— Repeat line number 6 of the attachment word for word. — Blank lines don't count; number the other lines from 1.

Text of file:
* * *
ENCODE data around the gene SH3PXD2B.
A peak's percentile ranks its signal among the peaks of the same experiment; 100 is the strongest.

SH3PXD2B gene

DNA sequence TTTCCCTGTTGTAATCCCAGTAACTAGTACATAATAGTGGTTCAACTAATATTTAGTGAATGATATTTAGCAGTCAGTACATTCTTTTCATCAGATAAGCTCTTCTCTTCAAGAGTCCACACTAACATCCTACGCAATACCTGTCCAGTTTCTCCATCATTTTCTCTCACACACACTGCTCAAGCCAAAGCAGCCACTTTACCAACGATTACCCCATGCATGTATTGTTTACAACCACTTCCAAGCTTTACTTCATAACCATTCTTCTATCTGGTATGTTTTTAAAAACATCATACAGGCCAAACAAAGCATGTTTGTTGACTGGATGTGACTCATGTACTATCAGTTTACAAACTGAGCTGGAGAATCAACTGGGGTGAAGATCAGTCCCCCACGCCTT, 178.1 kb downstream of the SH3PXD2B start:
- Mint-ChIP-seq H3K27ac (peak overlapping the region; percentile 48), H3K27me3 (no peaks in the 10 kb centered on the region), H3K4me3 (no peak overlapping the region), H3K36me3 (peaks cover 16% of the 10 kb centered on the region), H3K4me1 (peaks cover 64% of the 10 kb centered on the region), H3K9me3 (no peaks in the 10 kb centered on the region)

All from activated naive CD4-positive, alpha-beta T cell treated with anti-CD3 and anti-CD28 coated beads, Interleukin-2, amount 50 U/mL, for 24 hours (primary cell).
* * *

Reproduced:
All from activated naive CD4-positive, alpha-beta T cell treated with anti-CD3 and anti-CD28 coated beads, Interleukin-2, amount 50 U/mL, for 24 hours (primary cell).